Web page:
• Gloria

    I actually like it. They combated counterfeits AND solved the dime/token mistaken identity problem. I am flabbergasted the TTC did not mess this up.
    Copper/zinc sounds right. Does this mean they’ll have more heft to them too? Whatever the previous tokens were made out of (plastic?), they were too light, didn’t really make any noise when they fell on the ground, and I was always afraid they’d fly away in the wind and I’d never notice.

  • Marc Lostracco

    I believe the old tokens were aluminum alloy, as much as they felt like plastic!

  • rachel

    Kevin Bracken has it right, just get fare cards already. Follow the lead of New York and London and develop a refillable metro card – we’re almost there with the weekly and monthly metro passes, just add a new one; I can’t imagine that being more expensive than introducing new tokens.

  • mathew

    I agree. Screw this new token crap; update the system to use refillable fare cards. How freaking hard would that be, seriously?
    And change the day pass so it’s a card too, for christ’s sake, so I can use it from those entrances that are “token or metropass only”.
    And *then* they should fix the stupid transfer system that leads to the same kind of irritating problems.
    The TTC needs to look at what makes other subway systems in the world good for the customer, instead of NOT PAYING ANY ATTENTION AT ALL.

  • Marc Lostracco

    I think the TTC is paying attention, but they’re a slow-moving beast with — until recently — crippling operating budgets when it comes to these types of issues. Things like track repair, vehicle maintenance and overhead cable replacement costs are way more likely to get attention before an upgrade of “creature comforts” like passes and tokens.
    Of course, on a customer level, those are the kinds of things that are important, especially when we see other transit systems doing it effectively for a long time. Hamilton’s buses have had automatic coin counters since I was a kid (the talking kind that they used to unimaginatively call “Fare Fred”) and like on GO buses, the drivers can make change.
    New fare cards would most likely be chipped, the costs of which to implement include upgrading or adding the card readers from the magnetic swipe kind. There also might be union issues and bureaucratic hurdles. Not that it’s an excuse, though.
    Now, we all know how customer-end participation is not on the TTC’s radar (see our posts on the transit shirts), but if someone in the marketing department was thinking, they’d already be planning how to make fare cards collectible like phone cards. Refillable cards could be purchased in a whole bunch of limited-edition designs, which would be a hit for students and collectors alike. Perhaps even designs like on the t-shirt mockups! TTC: you know where to find me. Or even David Topping’s “69 Stations” photos or Spacing‘s subway station tile patterns.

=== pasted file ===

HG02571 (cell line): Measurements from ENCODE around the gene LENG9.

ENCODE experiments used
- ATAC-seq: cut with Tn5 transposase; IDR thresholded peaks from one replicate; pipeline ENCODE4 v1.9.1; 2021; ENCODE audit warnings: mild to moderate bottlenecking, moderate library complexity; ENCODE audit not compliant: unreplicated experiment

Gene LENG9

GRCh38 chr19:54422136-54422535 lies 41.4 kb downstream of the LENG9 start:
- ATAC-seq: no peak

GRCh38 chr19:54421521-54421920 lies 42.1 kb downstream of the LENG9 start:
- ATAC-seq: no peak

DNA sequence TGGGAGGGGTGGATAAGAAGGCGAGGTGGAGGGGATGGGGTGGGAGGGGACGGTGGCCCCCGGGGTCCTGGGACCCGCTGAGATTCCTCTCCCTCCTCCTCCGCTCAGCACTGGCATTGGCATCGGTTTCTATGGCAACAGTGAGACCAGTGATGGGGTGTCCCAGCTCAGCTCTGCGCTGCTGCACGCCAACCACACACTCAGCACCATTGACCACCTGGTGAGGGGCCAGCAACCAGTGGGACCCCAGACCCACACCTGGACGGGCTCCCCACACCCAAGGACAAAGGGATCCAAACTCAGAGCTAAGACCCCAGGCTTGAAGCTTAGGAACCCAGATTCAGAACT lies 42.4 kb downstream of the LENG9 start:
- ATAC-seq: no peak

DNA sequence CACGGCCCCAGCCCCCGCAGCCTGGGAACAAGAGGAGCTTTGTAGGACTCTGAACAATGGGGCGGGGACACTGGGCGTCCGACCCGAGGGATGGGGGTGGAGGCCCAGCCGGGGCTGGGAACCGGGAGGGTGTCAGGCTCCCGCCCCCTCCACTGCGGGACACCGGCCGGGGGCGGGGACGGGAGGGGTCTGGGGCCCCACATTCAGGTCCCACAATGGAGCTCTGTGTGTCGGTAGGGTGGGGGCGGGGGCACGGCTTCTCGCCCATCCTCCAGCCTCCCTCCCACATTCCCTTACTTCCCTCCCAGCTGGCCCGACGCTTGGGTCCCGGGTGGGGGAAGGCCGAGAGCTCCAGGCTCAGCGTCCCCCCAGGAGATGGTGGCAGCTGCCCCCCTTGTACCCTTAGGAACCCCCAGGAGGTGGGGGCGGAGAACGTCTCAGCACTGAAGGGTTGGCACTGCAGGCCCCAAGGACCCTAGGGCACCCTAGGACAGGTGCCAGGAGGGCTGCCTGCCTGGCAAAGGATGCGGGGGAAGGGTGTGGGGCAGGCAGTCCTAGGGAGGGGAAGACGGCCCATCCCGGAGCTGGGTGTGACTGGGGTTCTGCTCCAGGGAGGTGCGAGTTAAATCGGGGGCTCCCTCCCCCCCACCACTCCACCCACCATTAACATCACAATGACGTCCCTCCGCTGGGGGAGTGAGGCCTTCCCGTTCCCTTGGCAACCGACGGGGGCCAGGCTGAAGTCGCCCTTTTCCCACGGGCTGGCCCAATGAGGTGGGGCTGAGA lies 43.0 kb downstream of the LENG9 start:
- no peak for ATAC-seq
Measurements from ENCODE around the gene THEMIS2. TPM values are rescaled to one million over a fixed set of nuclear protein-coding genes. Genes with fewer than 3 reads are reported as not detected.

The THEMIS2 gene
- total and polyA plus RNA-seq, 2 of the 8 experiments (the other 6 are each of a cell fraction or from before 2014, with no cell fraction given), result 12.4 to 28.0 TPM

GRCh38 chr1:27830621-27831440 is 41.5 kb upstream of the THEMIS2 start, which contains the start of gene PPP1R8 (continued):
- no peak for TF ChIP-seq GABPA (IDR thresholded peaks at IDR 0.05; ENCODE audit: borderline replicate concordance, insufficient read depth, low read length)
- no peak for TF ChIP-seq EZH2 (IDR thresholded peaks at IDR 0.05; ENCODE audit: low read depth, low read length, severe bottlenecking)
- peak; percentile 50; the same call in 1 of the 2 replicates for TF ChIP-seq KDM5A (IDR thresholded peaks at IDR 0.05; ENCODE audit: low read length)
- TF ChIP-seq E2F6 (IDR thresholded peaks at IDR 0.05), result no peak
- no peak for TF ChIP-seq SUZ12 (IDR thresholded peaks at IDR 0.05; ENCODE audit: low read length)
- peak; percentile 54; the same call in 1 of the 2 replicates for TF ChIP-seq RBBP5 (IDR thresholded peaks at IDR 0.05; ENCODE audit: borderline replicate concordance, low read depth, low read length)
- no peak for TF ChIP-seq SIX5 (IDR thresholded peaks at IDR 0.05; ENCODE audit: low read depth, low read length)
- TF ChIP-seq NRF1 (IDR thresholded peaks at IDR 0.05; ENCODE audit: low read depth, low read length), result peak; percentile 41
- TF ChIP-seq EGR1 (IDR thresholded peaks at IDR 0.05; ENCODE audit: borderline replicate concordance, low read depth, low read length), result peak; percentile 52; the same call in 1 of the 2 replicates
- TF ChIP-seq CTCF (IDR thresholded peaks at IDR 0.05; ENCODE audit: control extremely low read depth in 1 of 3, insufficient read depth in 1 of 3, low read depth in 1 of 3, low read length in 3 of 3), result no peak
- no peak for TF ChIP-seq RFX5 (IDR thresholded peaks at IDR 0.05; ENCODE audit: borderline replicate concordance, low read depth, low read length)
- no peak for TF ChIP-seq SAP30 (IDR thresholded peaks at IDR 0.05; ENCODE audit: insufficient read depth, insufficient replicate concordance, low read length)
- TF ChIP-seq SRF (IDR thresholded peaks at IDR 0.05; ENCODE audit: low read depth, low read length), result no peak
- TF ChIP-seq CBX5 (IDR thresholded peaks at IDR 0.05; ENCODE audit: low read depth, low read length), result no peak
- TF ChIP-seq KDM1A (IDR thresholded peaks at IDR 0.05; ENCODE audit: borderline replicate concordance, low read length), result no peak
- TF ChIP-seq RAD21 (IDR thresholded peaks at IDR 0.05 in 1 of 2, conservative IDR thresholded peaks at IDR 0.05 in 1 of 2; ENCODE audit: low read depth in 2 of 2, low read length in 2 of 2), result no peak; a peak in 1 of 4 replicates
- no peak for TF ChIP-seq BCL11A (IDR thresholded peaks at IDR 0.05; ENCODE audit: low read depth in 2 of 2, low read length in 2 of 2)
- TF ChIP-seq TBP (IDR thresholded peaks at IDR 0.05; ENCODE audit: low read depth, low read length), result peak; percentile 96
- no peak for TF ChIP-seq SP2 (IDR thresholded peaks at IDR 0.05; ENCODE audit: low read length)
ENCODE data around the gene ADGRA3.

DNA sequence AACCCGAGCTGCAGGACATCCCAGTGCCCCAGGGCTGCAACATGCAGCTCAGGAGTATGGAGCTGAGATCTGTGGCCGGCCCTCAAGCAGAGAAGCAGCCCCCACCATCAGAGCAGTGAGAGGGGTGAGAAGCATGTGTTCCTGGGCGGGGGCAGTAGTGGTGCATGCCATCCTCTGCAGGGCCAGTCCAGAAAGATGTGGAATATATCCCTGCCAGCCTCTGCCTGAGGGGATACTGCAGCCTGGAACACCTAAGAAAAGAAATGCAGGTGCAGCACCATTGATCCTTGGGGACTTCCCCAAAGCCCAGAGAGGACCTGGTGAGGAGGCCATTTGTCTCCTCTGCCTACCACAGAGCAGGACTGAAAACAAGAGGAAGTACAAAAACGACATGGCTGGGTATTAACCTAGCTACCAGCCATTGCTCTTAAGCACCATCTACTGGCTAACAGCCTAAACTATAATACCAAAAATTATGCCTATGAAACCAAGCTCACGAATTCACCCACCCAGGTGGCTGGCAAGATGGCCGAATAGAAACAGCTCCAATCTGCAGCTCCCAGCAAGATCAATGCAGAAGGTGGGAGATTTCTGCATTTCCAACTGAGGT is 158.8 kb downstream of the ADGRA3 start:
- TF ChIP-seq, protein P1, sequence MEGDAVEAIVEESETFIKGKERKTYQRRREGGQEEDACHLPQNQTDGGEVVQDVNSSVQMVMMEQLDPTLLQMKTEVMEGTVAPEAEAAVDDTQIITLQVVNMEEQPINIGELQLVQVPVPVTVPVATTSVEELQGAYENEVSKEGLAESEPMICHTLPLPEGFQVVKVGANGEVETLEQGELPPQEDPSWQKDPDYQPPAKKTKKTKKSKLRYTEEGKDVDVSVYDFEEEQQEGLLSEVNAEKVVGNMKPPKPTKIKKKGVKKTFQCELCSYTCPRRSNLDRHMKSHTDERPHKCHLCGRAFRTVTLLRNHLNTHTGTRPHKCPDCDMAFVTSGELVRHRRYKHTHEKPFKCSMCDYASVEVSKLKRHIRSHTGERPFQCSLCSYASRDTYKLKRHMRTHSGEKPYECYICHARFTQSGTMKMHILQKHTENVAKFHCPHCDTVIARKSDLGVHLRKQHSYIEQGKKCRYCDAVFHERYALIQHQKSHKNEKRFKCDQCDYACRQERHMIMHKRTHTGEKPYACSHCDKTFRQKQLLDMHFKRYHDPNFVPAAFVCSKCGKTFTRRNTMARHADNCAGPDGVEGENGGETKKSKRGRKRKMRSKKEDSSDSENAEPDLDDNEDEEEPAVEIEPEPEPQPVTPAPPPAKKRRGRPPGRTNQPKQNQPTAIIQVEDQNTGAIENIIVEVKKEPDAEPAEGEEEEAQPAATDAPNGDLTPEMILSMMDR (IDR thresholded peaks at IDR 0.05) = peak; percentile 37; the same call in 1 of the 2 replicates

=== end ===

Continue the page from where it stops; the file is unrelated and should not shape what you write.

Hmm…I smell another Torontoist post idea…stay tuned!
    The one thing that the TTC has absolutely no excuse for is having token machines that don’t accept $5 bills. That’s one of the biggest WTFs of all.

  • rek

    Why does anyone use tokens? I never have.
    Anyway, there’s no such thing as “impossible to counterfeit”. Give them a few months and it’ll be done.

  • Marc Lostracco

    I like tokens a lot when I don’t have a metropass because it’s not always easy to have $2.75 exact change, there are no change machines in subway stations, the lines at the booth are long (especially at the end and beginning of the month) and because every time I ask a booth person to make change, they tend to act as if it’s one of the biggest impositions I could ever request, all the while barking something intelligible through that speaker and getting testy when I can’t understand what they’re telling me to do.
    So, in a nutshell, it’s to avoid the booth. Tourists like them too because they’re collectible souvenirs.

  • Gary

    The TTC stopped making paper tickets because of rampant fraud…
    Really? I use the paper tickets all the time. I read through the TTC news release and there was no mention of them discontinuing the tickets. Is this change something they snuck in with the new tokens?
    I prefer the tickets because I can just keep them in my wallet, rather than having to remember to specifically bring tokens if I’m planning to ride the TTC, and having them mix in with my coins and end up at the bottom of my change bucket, etc.

  • Marc Lostracco

    I believe the TTC is phasing-out paper tickets and where they’re being sold. I thought they had stopped accepting them after April 30th, but that was apparently for the old, easy-to-fake versions.